IBM Applications Use Analytics to Bolster Patient Care, Fight Fraud

 
 
By Brian T. Horowitz  |  Posted 2012-10-24 Email Print this article Print
 
 
 
 
 
 
 

IBM has introduced Patient Care and Insights, an analytics application that uses Watson-like technology to predict proper patient treatment, and Intelligent Investigation Manager to facilitate investigations of fraud.

IBM has unveiled Patient Care and Insights, new analytics software that allows health care organizations to determine the proper treatments for patients. The company also introduced Intelligent Investigation Manager, an application that helps companies conduct fraud and public-safety related investigations.

On Oct. 23 IBM announced the new products at its Information on Demand Conference in Las Vegas. The new software was developed at IBM Labs.

Patient Care and Insights uses natural language processing (NLP) technology similar to that which drives IBM's Watson supercomputer. NLP allows medical professionals to analyze structured data in electronic health records and medical claims as well as unstructured data in doctors' notes, consultation reports and faxes, IBM reported.

The software enables doctors to practice personalized medicine and make recommendations to improve an individual patient's condition. It allows doctors to analyze similar clinical characteristics in other patients to make clinical decisions and spot complications.

Through Patient Care and Insights, doctors can analyze patient conditions as they move from one provider to another, according to Dr. Paul Grundy, global director of health care transformation at IBM. This federal care transition model is called the patient-centered medical home.

Multiple providers may include physicians, specialists, hospitals, clinics and home care environments.

"With the wide-scale adoption of the patient-centered medical home, the need for comprehensive care management and analysis of the patient as they transition across settings has become a national priority," Grundy said in a statement. "Programs like those at the Center for Medicare and Medicaid Services, for instance, that focus on robust care management, are indicative of the significant returns on investment that these care models can deliver."

IBM provides predictive modeling and algorithms in Patient Care and Insights to enable doctors to study demographic, social, clinical and financial data along with their notes to develop personalized treatment plans. The software can also match patients with the appropriate providers for certain conditions.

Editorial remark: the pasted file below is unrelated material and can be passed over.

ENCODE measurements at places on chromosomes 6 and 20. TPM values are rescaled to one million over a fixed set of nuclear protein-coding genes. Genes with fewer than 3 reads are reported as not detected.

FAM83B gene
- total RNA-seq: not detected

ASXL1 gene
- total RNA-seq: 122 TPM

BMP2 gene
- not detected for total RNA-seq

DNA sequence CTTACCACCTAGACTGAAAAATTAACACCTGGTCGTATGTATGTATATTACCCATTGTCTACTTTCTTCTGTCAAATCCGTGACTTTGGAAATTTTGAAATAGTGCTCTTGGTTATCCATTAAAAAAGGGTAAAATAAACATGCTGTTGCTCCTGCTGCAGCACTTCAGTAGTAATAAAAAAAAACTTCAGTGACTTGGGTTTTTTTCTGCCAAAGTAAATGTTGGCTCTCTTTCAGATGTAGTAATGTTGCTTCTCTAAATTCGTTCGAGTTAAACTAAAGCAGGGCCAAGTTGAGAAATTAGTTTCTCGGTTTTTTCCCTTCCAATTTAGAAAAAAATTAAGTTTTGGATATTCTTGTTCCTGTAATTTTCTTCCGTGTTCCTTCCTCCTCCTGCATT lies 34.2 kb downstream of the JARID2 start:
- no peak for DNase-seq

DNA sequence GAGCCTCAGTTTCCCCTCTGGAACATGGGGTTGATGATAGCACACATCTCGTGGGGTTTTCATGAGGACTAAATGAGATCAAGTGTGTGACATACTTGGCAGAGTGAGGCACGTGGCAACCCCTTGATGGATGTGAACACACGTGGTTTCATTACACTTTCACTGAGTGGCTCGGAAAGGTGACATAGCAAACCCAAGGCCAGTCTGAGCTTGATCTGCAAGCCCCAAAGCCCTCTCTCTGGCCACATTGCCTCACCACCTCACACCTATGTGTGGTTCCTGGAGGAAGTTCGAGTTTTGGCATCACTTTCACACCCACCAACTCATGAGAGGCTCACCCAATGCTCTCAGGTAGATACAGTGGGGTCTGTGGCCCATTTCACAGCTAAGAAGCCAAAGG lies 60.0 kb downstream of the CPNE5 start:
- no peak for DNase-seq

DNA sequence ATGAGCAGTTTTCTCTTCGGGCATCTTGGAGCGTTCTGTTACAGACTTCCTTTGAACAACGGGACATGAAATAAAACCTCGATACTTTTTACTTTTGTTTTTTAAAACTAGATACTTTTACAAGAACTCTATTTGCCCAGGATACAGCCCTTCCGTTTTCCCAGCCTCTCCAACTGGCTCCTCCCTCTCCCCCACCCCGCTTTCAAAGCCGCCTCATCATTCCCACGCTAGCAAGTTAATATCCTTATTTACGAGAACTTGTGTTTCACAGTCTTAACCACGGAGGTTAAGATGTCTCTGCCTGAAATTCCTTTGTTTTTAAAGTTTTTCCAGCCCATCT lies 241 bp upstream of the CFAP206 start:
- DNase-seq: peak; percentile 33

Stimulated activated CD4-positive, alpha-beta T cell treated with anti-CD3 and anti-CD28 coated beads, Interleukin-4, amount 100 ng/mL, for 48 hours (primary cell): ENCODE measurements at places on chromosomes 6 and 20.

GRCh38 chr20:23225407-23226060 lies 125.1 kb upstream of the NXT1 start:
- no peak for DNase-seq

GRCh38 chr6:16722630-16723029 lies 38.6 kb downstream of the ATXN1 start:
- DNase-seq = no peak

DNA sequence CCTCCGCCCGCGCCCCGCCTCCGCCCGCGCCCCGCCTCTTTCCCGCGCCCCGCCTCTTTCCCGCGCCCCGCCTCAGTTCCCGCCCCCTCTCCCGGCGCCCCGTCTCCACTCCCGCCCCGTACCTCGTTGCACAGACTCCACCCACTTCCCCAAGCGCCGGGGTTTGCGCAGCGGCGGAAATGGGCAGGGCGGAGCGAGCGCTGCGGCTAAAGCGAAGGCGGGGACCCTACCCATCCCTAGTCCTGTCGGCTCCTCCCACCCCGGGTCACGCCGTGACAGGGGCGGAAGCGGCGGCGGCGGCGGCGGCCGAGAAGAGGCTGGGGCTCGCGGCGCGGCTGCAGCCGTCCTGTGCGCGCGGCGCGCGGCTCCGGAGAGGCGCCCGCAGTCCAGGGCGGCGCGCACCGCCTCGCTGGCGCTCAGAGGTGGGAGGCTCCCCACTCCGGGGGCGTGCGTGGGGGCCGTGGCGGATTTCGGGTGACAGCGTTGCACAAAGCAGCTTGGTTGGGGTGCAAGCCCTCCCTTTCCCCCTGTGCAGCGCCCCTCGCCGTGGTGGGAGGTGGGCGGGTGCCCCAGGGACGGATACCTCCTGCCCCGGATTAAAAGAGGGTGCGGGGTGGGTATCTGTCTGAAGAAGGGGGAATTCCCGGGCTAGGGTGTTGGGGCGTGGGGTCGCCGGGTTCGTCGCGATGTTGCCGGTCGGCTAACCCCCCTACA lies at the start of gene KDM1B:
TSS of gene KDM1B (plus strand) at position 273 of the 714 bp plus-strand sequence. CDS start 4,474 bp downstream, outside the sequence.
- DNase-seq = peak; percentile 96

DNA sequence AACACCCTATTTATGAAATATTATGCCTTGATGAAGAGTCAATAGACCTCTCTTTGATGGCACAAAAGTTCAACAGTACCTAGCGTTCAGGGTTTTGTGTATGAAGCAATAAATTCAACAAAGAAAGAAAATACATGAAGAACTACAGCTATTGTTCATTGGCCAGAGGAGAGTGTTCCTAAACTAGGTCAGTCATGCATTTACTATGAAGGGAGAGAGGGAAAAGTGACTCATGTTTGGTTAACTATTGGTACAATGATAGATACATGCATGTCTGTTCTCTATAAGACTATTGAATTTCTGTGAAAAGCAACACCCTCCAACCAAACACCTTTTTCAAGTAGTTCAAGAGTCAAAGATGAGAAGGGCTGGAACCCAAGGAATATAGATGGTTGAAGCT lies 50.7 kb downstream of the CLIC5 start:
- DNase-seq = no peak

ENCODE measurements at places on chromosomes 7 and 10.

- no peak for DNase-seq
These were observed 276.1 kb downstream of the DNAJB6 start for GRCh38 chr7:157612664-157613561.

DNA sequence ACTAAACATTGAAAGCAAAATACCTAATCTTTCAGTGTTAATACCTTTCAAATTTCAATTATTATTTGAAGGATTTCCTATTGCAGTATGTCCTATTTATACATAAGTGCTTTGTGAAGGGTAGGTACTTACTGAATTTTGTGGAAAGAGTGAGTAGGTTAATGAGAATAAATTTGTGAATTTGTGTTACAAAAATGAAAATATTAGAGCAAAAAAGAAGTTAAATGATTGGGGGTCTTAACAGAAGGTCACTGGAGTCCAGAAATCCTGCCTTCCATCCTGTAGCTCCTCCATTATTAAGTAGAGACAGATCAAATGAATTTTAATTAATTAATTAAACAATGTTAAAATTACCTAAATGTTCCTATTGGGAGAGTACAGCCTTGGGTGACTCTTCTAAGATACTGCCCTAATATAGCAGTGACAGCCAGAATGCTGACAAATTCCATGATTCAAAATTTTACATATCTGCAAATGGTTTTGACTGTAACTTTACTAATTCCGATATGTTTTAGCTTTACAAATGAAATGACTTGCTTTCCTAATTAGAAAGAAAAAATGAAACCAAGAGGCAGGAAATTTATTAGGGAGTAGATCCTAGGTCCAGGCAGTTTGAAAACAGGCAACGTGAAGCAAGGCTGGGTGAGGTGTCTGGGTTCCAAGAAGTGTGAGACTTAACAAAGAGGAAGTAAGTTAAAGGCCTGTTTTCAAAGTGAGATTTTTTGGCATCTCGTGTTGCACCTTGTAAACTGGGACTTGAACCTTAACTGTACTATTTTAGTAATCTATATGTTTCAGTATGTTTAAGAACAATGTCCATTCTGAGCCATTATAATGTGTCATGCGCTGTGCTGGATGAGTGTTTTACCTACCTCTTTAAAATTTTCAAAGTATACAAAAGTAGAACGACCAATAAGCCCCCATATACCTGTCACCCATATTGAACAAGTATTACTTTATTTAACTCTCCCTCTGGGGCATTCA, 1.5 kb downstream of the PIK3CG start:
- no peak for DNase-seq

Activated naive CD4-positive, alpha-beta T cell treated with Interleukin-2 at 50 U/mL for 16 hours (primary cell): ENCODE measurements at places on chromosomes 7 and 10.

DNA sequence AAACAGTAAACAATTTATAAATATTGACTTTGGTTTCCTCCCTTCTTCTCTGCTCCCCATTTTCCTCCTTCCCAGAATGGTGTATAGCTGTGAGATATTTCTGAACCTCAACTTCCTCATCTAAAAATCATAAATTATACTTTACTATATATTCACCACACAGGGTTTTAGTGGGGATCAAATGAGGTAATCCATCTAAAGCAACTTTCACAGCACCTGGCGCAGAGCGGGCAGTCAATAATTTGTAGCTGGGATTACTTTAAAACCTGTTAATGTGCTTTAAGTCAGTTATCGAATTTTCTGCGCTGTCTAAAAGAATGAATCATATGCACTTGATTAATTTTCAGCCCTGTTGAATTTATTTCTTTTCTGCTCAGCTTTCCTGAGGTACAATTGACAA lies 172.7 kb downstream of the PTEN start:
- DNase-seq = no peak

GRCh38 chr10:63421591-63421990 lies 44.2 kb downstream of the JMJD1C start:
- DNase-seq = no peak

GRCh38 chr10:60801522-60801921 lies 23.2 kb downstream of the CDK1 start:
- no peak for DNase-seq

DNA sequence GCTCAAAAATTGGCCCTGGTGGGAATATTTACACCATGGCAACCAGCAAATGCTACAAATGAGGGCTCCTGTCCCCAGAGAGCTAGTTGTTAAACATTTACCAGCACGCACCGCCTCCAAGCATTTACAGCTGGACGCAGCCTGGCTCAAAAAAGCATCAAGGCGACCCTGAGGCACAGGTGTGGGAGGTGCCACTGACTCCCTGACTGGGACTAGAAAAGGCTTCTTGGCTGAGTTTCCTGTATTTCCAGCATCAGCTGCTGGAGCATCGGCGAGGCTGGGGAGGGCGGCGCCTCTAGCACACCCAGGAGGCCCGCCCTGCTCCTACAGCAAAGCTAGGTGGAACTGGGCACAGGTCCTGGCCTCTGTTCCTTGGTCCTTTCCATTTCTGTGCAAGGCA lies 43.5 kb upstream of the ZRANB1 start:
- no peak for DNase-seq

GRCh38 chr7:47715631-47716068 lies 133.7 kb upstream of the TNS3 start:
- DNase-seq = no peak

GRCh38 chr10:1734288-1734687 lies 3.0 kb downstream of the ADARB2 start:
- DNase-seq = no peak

In addition, the analytics software can show "early identifiers" of a condition in a patient's history that help doctors craft a treatment plan.

Patient Care and Analytics incorporates IBM's Content and Predictive Analytics, which helps doctors spot patient trends and improve care.

Meanwhile, IBM's new Intelligent Investigation Manager software will allow investigators to study relationships among perpetrators, providers or fraud rings and create simple visualizations of fraud cases from structured and unstructured data in silos.

Intelligent Investigation Manager will enable industries such as health care, banking, insurance, retail and law enforcement to analyze intelligence and develop fraud protection.

An organization can lose about 5 percent of annual revenue to fraud, according to the Association of Certified Fraud Examiners, an organization that provides training and education on fraud.

Intelligent Investigation Manager helps public safety officials by providing access to internal and external data. It incorporates IBM's Case Manager software, which helps investigators prepare reports on cases for negotiation or prosecution. It also includes i2 Fraud Intelligence Analysis, an application that shows the connection among parties involved in a case.

The fraud-investigation platform also incorporates Content Analytics With Enterprise Search, a tool that searches, analyzes and extracts entities, as well as detects suspicious patterns of fraudulent activity while updating analytics data on cases.

 
 
 
 
Brian T. Horowitz is a freelance technology and health writer as well as a copy editor. Brian has worked on the tech beat since 1996 and covered health care IT and rugged mobile computing for eWEEK since 2010. He has contributed to more than 20 publications, including Computer Shopper, Fast Company, FOXNews.com, More, NYSE Magazine, Parents, ScientificAmerican.com, USA Weekend and Womansday.com, as well as other consumer and trade publications. Brian holds a B.A. from Hofstra University in New York.

Follow him on Twitter: @bthorowitz

 
 
 
 
 
 
 
 
 

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